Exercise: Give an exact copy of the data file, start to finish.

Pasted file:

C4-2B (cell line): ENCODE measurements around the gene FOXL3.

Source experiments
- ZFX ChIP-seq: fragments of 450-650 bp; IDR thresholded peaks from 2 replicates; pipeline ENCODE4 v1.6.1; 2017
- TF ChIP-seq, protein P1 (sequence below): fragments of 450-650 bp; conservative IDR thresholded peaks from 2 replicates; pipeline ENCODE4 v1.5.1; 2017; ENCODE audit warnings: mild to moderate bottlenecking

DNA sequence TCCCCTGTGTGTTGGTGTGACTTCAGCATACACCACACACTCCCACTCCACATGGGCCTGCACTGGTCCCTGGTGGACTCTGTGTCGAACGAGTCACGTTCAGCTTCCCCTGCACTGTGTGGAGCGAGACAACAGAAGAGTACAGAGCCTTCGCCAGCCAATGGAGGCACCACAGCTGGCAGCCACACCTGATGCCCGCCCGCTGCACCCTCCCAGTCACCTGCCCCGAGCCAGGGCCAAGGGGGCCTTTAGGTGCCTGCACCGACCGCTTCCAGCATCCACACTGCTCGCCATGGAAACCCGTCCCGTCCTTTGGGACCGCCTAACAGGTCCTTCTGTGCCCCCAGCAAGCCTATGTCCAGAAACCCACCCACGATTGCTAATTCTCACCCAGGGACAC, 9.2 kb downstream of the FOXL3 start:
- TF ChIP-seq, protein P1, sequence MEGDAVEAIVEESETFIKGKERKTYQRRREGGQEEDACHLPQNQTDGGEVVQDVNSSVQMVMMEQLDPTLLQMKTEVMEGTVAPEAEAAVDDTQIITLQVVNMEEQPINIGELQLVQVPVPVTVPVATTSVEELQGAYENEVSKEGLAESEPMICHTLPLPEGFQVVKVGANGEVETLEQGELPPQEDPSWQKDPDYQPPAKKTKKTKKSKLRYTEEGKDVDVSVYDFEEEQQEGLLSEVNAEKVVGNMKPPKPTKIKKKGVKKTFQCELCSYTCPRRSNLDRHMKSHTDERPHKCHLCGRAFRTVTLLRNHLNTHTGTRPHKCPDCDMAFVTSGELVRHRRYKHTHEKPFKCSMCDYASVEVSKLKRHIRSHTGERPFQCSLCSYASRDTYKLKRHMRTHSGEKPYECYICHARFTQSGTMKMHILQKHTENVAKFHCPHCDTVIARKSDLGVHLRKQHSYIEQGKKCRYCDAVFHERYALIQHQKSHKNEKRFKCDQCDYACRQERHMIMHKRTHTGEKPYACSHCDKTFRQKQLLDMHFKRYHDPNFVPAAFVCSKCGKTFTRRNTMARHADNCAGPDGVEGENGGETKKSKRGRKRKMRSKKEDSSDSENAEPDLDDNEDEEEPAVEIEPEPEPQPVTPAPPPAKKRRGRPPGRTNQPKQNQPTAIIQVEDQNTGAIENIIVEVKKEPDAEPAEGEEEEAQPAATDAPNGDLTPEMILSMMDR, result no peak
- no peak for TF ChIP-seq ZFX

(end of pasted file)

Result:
C4-2B (cell line): ENCODE measurements around the gene FOXL3.

Source experiments
- ZFX ChIP-seq: fragments of 450-650 bp; IDR thresholded peaks from 2 replicates; pipeline ENCODE4 v1.6.1; 2017
- TF ChIP-seq, protein P1 (sequence below): fragments of 450-650 bp; conservative IDR thresholded peaks from 2 replicates; pipeline ENCODE4 v1.5.1; 2017; ENCODE audit warnings: mild to moderate bottlenecking

DNA sequence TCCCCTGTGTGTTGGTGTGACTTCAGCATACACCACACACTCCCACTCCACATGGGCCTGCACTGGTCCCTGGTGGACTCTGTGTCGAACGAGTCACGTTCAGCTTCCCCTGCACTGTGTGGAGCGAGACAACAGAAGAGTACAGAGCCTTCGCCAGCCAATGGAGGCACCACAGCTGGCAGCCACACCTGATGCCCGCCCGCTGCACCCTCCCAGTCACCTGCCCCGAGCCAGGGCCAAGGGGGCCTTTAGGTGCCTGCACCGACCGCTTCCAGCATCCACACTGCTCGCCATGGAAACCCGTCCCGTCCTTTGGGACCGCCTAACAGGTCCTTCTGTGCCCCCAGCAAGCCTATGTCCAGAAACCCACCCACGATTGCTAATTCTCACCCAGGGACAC, 9.2 kb downstream of the FOXL3 start:
- TF ChIP-seq, protein P1, sequence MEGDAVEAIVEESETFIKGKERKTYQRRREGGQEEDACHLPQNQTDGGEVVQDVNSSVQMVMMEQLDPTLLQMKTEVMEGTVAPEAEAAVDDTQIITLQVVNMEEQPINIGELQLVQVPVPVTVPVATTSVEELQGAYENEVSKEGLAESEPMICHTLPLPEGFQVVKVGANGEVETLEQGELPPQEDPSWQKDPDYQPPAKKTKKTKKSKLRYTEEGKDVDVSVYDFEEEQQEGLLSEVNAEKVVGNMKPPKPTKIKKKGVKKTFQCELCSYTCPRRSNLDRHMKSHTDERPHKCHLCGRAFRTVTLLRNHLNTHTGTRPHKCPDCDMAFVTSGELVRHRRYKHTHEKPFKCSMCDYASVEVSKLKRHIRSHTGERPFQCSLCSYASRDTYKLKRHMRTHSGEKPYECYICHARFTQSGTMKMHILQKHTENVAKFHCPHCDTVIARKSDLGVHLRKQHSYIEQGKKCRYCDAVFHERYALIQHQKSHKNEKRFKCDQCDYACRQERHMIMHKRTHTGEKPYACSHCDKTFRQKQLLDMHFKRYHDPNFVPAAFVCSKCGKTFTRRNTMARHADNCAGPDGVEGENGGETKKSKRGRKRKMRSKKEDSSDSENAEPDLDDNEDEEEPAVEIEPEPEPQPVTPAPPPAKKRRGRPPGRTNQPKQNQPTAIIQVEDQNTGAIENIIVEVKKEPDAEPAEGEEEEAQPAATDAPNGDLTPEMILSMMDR, result no peak
- no peak for TF ChIP-seq ZFX